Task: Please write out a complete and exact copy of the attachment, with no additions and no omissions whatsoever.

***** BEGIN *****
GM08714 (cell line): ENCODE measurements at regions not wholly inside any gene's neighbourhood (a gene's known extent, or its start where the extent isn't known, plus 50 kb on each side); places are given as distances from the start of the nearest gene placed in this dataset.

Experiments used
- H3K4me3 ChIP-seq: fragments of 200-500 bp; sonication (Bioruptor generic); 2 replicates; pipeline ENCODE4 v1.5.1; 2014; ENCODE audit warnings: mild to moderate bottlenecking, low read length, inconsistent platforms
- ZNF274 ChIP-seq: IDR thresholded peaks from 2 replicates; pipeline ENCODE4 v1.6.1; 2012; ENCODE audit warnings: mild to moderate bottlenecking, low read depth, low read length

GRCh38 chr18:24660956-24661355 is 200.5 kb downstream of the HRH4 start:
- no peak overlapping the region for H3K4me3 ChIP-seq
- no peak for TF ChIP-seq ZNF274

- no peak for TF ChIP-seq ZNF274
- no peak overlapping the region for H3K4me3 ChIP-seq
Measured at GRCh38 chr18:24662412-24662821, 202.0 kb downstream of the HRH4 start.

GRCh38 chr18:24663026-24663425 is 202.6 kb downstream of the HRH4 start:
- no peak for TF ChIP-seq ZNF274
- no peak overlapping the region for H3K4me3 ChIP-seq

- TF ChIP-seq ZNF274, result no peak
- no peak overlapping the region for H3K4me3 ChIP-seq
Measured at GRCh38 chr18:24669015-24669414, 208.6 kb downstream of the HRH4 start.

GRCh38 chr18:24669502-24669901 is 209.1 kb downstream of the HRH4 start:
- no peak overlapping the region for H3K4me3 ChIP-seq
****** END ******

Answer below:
GM08714 (cell line): ENCODE measurements at regions not wholly inside any gene's neighbourhood (a gene's known extent, or its start where the extent isn't known, plus 50 kb on each side); places are given as distances from the start of the nearest gene placed in this dataset.

Experiments used
- H3K4me3 ChIP-seq: fragments of 200-500 bp; sonication (Bioruptor generic); 2 replicates; pipeline ENCODE4 v1.5.1; 2014; ENCODE audit warnings: mild to moderate bottlenecking, low read length, inconsistent platforms
- ZNF274 ChIP-seq: IDR thresholded peaks from 2 replicates; pipeline ENCODE4 v1.6.1; 2012; ENCODE audit warnings: mild to moderate bottlenecking, low read depth, low read length

GRCh38 chr18:24660956-24661355 is 200.5 kb downstream of the HRH4 start:
- no peak overlapping the region for H3K4me3 ChIP-seq
- no peak for TF ChIP-seq ZNF274

- no peak for TF ChIP-seq ZNF274
- no peak overlapping the region for H3K4me3 ChIP-seq
Measured at GRCh38 chr18:24662412-24662821, 202.0 kb downstream of the HRH4 start.

GRCh38 chr18:24663026-24663425 is 202.6 kb downstream of the HRH4 start:
- no peak for TF ChIP-seq ZNF274
- no peak overlapping the region for H3K4me3 ChIP-seq

- TF ChIP-seq ZNF274, result no peak
- no peak overlapping the region for H3K4me3 ChIP-seq
Measured at GRCh38 chr18:24669015-24669414, 208.6 kb downstream of the HRH4 start.

GRCh38 chr18:24669502-24669901 is 209.1 kb downstream of the HRH4 start:
- no peak overlapping the region for H3K4me3 ChIP-seq